Sunday, November 13, 2011

Thief in the Night

33rd Sun. Year A
1Thes 5, 1-6
In today’s 2nd reading at Holy Mass, St. Paul describes the coming of the Lord as being like a thief at night. Anyone who has experienced a nocturnal prowler in one’s own home cannot be unmoved by this image! About 30 years ago I was sleeping in my monastic cell and I heard a strange noise in the hall. Sleepily I wondered what it was and also why my door was swung wide open. The noises gradually solidified in my mind as those made when someone is franticly opening and closing cupboard doors. My heart began to pound and my limbs seemed glued to my bed. Then a Sister yelled and a leapt to my doorway just in time to see a male figure speeding past. The Sister yelled again, this time with articulate speech: “There’s a man in the house!” I shouted back: “I saw him!” At this point, Mother Abbess poked her head out of her door and we both shouted at her, “Man in the house!” She immediately grabbed the large hand bell used for waking us up and began to ring it while walking quickly down the hall. We followed her, setting up a hue and cry which included, “Call the police!” Soon all the Sisters were aroused and gathered at the foot of the stairs on the first floor. Many had heard multiple footsteps running down the halls, so it was surmised there were several thieves. Some of the Sisters had secured makeshift weapons. I will never forget the bemused expression on the face of a 6 foot 6, broad shouldered policeman as he fixed his gaze on our tough, little Brooklyn-born sister while she brandished a curtain rod as if it were a sword and said, “Just let him touch one of my Sisters!” We told him of what we had seen, our hue and cry and the running footsteps. He glanced down at the curtain rod and said, “If I saw you all coming after me I’d run too!” Upon inspection, it appeared that one of the windows on the first floor had not been closed properly and had given easy access to our unwelcome visitors.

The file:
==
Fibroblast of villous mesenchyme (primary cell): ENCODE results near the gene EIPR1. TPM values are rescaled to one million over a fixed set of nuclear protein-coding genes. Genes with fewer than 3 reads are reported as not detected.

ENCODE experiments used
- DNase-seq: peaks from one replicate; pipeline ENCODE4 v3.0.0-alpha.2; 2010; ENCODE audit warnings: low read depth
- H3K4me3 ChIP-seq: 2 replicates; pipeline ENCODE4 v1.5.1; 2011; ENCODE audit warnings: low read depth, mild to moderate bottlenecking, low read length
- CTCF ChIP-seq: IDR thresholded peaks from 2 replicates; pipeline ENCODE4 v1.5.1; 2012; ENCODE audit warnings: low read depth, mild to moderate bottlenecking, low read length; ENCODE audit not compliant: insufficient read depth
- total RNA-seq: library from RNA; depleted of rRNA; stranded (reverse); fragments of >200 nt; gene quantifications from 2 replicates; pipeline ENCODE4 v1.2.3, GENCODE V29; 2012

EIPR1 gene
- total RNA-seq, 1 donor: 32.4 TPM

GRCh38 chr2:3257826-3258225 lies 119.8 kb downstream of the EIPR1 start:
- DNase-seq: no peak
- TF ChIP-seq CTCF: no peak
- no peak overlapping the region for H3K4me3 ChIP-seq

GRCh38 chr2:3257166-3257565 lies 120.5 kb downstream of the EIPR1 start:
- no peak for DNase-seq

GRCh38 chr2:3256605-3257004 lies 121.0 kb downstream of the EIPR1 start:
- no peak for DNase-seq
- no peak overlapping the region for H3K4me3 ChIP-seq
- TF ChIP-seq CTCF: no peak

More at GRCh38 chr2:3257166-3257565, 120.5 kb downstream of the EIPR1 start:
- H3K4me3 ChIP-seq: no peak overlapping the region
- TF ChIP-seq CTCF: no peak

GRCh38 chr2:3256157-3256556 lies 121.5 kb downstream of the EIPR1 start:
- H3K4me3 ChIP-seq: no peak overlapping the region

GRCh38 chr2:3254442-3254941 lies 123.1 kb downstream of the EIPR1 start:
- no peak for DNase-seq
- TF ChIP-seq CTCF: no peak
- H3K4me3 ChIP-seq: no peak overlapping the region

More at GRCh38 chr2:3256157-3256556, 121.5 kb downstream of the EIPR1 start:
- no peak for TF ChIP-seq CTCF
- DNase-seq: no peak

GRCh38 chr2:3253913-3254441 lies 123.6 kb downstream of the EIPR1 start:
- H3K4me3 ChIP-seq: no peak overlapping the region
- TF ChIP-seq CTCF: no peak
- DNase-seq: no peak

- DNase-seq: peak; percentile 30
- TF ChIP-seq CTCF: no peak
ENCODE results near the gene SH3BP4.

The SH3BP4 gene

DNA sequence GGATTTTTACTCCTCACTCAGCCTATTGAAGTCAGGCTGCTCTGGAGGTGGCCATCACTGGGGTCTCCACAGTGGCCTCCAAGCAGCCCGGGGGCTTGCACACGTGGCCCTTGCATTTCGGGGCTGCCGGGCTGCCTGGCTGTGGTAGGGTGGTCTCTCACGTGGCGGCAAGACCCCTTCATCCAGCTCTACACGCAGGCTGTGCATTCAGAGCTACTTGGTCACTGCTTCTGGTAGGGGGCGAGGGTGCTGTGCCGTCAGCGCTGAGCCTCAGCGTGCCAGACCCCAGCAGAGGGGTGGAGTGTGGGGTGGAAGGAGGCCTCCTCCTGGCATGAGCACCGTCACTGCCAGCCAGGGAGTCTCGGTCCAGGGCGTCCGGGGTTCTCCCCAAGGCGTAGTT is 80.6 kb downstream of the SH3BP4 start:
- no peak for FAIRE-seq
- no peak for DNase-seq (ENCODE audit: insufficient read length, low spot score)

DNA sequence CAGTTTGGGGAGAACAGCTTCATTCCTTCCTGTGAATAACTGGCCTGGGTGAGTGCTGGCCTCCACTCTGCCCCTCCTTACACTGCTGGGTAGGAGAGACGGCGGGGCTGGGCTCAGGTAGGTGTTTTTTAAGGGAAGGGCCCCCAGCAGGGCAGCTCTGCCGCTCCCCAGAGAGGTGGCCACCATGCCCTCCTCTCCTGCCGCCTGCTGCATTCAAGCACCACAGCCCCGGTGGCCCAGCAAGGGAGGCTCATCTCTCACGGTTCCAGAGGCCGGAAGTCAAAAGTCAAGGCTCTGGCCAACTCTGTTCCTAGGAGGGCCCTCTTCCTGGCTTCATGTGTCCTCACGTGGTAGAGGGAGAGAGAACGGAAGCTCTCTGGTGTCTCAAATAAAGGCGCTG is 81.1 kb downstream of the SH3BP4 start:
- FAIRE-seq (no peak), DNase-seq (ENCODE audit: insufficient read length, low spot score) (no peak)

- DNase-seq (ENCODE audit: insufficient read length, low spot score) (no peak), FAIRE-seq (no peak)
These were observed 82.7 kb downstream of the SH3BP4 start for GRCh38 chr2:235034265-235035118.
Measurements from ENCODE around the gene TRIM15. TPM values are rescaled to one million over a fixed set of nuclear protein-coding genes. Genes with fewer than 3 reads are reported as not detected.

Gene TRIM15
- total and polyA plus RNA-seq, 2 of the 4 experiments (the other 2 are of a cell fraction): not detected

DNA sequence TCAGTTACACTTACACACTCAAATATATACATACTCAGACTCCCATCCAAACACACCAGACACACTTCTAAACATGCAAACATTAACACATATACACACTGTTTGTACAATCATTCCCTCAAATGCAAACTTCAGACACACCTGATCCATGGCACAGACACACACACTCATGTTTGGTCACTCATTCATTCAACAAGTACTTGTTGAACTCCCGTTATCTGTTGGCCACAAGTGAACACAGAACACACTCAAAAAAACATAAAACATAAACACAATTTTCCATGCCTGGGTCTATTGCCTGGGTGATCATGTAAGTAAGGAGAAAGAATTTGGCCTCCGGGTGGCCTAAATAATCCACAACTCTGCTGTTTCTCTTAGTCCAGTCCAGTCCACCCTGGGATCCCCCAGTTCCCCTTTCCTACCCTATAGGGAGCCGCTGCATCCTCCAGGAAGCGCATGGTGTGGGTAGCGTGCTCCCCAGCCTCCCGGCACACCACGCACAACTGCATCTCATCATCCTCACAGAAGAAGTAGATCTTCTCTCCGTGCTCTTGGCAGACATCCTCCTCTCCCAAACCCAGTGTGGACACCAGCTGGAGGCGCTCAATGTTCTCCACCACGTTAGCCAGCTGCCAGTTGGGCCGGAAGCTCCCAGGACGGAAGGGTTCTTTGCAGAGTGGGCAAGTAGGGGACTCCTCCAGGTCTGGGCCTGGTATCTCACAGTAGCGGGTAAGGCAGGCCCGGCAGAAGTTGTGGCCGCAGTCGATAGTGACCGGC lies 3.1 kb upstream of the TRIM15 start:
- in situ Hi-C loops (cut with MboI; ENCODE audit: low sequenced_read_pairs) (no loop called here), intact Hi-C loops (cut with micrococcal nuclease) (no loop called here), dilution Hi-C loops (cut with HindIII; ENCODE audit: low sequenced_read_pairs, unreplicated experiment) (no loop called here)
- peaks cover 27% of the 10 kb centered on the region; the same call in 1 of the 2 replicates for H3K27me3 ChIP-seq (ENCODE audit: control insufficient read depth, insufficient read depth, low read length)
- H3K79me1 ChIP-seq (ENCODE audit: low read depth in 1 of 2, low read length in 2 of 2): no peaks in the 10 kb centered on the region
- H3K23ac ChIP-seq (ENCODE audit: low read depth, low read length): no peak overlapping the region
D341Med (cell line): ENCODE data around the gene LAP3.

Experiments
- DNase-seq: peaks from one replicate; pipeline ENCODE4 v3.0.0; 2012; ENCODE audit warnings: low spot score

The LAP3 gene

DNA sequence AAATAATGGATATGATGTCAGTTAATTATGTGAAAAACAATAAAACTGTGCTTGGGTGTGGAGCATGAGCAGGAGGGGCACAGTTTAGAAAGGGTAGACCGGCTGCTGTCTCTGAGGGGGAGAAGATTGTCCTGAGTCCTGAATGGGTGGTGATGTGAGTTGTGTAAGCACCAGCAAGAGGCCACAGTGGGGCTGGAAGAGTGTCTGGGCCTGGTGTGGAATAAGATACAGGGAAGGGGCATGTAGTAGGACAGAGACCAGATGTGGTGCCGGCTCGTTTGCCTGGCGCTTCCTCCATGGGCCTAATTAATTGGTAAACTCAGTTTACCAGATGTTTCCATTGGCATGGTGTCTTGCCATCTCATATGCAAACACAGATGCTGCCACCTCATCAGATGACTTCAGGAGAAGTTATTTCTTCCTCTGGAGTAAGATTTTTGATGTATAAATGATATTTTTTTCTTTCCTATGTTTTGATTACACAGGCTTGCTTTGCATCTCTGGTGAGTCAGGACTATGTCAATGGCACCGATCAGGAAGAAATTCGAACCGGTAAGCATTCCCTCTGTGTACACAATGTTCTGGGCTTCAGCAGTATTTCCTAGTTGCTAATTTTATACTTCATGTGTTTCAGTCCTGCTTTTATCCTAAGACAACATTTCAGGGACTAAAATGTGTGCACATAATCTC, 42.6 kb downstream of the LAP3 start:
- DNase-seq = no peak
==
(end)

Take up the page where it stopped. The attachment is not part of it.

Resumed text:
Not only St. Paul, but Jesus even calls Himself a “thief in the night”. So unexpectedly does He come! But does He need to come so unwanted as a thief is unwanted? St. Augustine wonders why we fear the Lord’s coming so much since we say that we love Him. Do we really love Him or do we love our sins more? Or is it perhaps that we just feel so helpless, so out of control of the situation when He suddenly comes upon us? And He does come suddenly, like a thief in the night, not only at the end of time, not only at the end of our own time at death, but even in the unexpected challenges of life. You just never know when He will come, nor how, nor under what guise. But what does He want to steal anyway? Is it not ourselves? He wants us to be His, but we are always on the defense. So He waits to catch us when our guard is down. Why don’t we instead make the job easy for Him and leave the windows open and the doors unbarred. For He only comes to take us to His Father’s house where we truly want to be.

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